Creeping jenny (Lysimachia nummularia) is an attractive perennial groundcover. But first, allow me to begin this blog with a story. Years ago I used to maintain a Westwood Plateau site in Coquitlam, BC with a roundabout which had creeping jenny planted around the edges. One of the managers, a no-nonsense polished business guy, fussed about it almost weekly. Do we need more? Is it flowing over the curb edge too much; not enough? Don’t hurt it with your cultivators. Did the delivery dudes run it over again?
Then one day I got a phone call from my boss saying the manager collapsed in his office and died. He was barely into his 40s. Brain aneurism. That was it. Gone in a flash. Now the nearly indestructible Lysimachia nummularia always reminds me of him.
Lysimachia nummularia is a low-growing ground hugger, rampant, and evergreen. In summer it produces cup-shaped, bright yellow flowers. That’s when you really notice the plant. Bees will thank you for planting it in your garden. I find yellows very warm, happy colors. I have also seen creeping jenny planted in containers where it nicely spills over the edges. My own salvaged plants are doing fine in pots on the patio. Other uses include hanging baskets and border edging; just watch the spreading habit.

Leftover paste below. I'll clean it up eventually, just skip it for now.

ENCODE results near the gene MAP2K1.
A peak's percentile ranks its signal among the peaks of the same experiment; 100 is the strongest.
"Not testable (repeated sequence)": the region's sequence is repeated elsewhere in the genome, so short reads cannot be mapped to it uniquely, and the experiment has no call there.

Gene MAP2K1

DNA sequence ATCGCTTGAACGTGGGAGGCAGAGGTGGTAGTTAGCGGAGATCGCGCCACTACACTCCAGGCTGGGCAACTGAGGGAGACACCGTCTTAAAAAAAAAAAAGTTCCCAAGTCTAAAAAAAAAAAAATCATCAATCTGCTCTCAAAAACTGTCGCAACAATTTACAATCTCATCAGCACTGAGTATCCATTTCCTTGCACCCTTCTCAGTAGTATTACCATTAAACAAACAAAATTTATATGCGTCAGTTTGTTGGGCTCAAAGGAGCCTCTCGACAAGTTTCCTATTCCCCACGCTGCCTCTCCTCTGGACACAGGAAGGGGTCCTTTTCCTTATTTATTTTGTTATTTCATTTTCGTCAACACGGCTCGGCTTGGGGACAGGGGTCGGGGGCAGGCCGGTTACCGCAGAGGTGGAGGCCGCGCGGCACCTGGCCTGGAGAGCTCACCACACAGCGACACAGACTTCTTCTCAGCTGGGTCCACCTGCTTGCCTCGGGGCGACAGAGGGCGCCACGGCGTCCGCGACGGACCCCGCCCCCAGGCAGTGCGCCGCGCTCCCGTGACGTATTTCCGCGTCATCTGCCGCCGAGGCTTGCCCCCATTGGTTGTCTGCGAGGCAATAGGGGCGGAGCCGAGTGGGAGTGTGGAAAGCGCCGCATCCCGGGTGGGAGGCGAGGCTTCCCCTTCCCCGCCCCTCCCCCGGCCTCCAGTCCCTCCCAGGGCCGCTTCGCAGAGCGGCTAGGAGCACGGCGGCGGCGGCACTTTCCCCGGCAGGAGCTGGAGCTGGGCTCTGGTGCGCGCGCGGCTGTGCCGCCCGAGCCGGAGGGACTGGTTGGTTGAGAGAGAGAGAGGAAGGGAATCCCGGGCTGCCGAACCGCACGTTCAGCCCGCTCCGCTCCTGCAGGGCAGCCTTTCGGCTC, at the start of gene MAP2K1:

Unlike many other types of groundcovers, it can handle damper soil; it can also handle limited foot traffic. It survived numerous run-ins with delivery trucks in the above-mentioned roundabout.
It prefers full sun or partial shade. Obviously, full sun will give you better looking flowers. If your garden is shady, this will be a colorful groundcover plant. There are no serious diseases or insect problems to report.
Pictures: Vas Sladek